Telomere repeat binding factor 2 (TRF2) has been increasingly recognized to be involved in DNA damage response and telomere maintenance. Our previous report found that salvicine (SAL), a novel topoisomerase II poison, elicited DNA doublestrand breaks and telomere erosion in separate experimental systems. However, it remains to be clarified whether they share a common response to these two events and in particular whether TRF2 is involved in this process. In this study, we found that SAL concurrently induced DNA double-strand breaks, telomeric DNA damage, and telomere erosion in lung carcinoma A549 cells. It was unexpected to find that SAL led to disruption of TRF2, independently of either its transcription or proteasome-mediated degradation. By overexpressing the full-length trf2 gene and transfecting TRF2 small interfering RNAs, we showed that TRF2 protein protected both telomeric and genomic DNA from the SAL-elicited events. It is noteworthy that although both the Ataxia-telangiectasia-mutated (ATM) and the ATM-and Rad3-related (ATR) kinases responded to the SAL-induced DNA damages, only ATR was essential for the telomere erosion. The study also showed that the activated ATR augmented the SAL-triggered TRF2 disruption, whereas TRF2 reduction in turn enhanced ATR function. All of these findings suggest the emerging significance of TRF2 protecting both telomeric DNA and genomic DNA on the one hand and reveal the mutual modulation between ATR and TRF2 in sensing DNA damage signaling during cancer development on the other hand.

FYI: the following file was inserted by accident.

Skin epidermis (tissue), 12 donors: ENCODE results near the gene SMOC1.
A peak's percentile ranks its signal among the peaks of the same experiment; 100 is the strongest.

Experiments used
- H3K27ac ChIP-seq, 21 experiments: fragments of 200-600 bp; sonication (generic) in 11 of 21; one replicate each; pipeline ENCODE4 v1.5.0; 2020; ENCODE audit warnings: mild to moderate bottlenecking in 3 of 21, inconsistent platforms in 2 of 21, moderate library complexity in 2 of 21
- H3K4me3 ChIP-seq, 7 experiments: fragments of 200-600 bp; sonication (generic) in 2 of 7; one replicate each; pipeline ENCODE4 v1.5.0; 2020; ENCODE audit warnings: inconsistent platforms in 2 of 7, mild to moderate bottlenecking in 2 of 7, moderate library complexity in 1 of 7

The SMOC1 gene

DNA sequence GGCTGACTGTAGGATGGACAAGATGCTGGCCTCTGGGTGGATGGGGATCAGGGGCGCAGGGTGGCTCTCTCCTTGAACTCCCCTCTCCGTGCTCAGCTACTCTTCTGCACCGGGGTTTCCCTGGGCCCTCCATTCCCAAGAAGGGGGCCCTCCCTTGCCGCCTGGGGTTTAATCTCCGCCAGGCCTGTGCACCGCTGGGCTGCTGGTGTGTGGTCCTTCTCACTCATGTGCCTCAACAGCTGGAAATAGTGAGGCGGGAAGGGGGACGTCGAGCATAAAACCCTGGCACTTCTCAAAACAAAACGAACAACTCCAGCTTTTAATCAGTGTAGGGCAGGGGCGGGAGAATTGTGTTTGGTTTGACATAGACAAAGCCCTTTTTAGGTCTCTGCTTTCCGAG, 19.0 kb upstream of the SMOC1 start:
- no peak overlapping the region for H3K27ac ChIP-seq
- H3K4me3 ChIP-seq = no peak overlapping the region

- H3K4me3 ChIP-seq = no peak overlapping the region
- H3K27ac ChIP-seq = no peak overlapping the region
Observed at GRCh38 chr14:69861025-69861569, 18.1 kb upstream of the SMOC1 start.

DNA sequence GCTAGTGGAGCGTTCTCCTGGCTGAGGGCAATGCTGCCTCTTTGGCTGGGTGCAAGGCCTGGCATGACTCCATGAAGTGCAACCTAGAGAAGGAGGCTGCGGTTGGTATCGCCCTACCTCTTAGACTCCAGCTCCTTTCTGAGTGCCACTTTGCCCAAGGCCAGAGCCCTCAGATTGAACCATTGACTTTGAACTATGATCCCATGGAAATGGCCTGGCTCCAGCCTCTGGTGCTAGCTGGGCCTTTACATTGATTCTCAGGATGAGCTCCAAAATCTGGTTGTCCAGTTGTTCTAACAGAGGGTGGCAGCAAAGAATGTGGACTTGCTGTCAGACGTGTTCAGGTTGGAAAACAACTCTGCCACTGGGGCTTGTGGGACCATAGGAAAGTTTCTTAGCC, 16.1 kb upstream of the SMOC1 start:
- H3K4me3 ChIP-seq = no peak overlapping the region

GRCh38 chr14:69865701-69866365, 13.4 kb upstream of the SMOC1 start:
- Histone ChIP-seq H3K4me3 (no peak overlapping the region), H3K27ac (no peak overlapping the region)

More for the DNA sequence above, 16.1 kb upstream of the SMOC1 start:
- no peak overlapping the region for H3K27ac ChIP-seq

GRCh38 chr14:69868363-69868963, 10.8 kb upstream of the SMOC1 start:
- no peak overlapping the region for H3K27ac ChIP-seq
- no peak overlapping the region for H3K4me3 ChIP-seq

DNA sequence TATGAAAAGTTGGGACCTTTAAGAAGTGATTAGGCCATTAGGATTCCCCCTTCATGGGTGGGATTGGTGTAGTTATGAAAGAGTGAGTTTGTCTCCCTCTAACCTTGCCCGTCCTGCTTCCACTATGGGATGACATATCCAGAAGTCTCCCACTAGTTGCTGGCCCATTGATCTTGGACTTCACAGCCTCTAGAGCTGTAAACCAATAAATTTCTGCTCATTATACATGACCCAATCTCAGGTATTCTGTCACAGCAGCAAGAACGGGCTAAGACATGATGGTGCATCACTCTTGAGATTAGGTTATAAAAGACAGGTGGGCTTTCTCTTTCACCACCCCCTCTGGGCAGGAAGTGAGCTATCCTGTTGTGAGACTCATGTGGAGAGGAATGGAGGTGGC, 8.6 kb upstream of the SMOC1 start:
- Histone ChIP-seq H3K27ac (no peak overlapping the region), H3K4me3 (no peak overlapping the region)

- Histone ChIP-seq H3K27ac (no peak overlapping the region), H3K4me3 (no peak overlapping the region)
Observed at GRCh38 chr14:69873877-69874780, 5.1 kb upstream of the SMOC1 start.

Abstract. Alternative splicing of the human telomerase reverse transcriptase subunit (hTERT) suppresses telomerase activity during the development of human fetal kidney cells into mature cells. Tumor cell differentiation is the process of turning abnormal tumor cells into 'normal' cells accompanied by down-regulation of telomerase activity. However, the precise mechanism of the regulation of telomerase activity in differentiated cells is not fully understood. In this study, we observed the role of alternative splicing of hTERT in the regulation of telomerase activity in all-trans-retinoic acid (ATRA)-induced, differentiated HL-60 cells. ATRA-induced downregulation of telomerase activity in differentiated HL-60 cells was associated with a decrease in hTERT and an increase in human telomerase-associated protein-1 (hTP1) transcription. and hTERT b -maintained a relatively stable ratio when telomerase activity decreased largely from treatment with 1 to 5 m M ATRA. Although the splicing pattern of hTERT mRNA was altered in time-effect research, the change was not related to the ATRA-treated decline of telomerase activity. The expression of alternative splicing variants of hTERT also decreased at the protein level. All these results suggested that alternative splicing of hTERT mRNA may not contribute to the suppression of telomerase activity during ATRA-induced HL-60 leukemia cell differentiation.
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